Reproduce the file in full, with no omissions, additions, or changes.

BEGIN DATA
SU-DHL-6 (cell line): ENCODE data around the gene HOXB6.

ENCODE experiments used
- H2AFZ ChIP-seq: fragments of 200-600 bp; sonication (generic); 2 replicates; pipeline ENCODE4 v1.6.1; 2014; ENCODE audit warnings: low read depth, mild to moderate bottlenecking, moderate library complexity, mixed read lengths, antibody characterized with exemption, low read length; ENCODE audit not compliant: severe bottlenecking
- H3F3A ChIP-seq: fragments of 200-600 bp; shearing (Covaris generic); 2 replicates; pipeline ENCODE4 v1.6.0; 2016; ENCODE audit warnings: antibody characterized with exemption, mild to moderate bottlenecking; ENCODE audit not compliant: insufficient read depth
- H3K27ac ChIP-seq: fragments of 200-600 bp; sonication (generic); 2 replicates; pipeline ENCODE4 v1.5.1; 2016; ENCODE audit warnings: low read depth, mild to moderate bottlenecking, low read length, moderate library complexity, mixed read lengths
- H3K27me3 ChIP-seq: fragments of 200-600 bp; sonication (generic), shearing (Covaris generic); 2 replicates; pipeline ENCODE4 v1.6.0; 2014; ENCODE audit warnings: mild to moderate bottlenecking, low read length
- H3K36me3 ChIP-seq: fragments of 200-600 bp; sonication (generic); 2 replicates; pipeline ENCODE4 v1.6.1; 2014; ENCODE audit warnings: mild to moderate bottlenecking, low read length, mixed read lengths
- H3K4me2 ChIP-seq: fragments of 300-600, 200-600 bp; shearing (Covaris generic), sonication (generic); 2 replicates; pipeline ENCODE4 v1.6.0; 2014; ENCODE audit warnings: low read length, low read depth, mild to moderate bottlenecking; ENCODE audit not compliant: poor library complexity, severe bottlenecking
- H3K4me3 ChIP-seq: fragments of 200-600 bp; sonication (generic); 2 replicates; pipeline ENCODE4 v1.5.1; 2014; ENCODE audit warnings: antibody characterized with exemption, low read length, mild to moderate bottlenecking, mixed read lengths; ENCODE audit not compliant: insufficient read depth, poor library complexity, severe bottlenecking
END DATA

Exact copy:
SU-DHL-6 (cell line): ENCODE data around the gene HOXB6.

ENCODE experiments used
- H2AFZ ChIP-seq: fragments of 200-600 bp; sonication (generic); 2 replicates; pipeline ENCODE4 v1.6.1; 2014; ENCODE audit warnings: low read depth, mild to moderate bottlenecking, moderate library complexity, mixed read lengths, antibody characterized with exemption, low read length; ENCODE audit not compliant: severe bottlenecking
- H3F3A ChIP-seq: fragments of 200-600 bp; shearing (Covaris generic); 2 replicates; pipeline ENCODE4 v1.6.0; 2016; ENCODE audit warnings: antibody characterized with exemption, mild to moderate bottlenecking; ENCODE audit not compliant: insufficient read depth
- H3K27ac ChIP-seq: fragments of 200-600 bp; sonication (generic); 2 replicates; pipeline ENCODE4 v1.5.1; 2016; ENCODE audit warnings: low read depth, mild to moderate bottlenecking, low read length, moderate library complexity, mixed read lengths
- H3K27me3 ChIP-seq: fragments of 200-600 bp; sonication (generic), shearing (Covaris generic); 2 replicates; pipeline ENCODE4 v1.6.0; 2014; ENCODE audit warnings: mild to moderate bottlenecking, low read length
- H3K36me3 ChIP-seq: fragments of 200-600 bp; sonication (generic); 2 replicates; pipeline ENCODE4 v1.6.1; 2014; ENCODE audit warnings: mild to moderate bottlenecking, low read length, mixed read lengths
- H3K4me2 ChIP-seq: fragments of 300-600, 200-600 bp; shearing (Covaris generic), sonication (generic); 2 replicates; pipeline ENCODE4 v1.6.0; 2014; ENCODE audit warnings: low read length, low read depth, mild to moderate bottlenecking; ENCODE audit not compliant: poor library complexity, severe bottlenecking
- H3K4me3 ChIP-seq: fragments of 200-600 bp; sonication (generic); 2 replicates; pipeline ENCODE4 v1.5.1; 2014; ENCODE audit warnings: antibody characterized with exemption, low read length, mild to moderate bottlenecking, mixed read lengths; ENCODE audit not compliant: insufficient read depth, poor library complexity, severe bottlenecking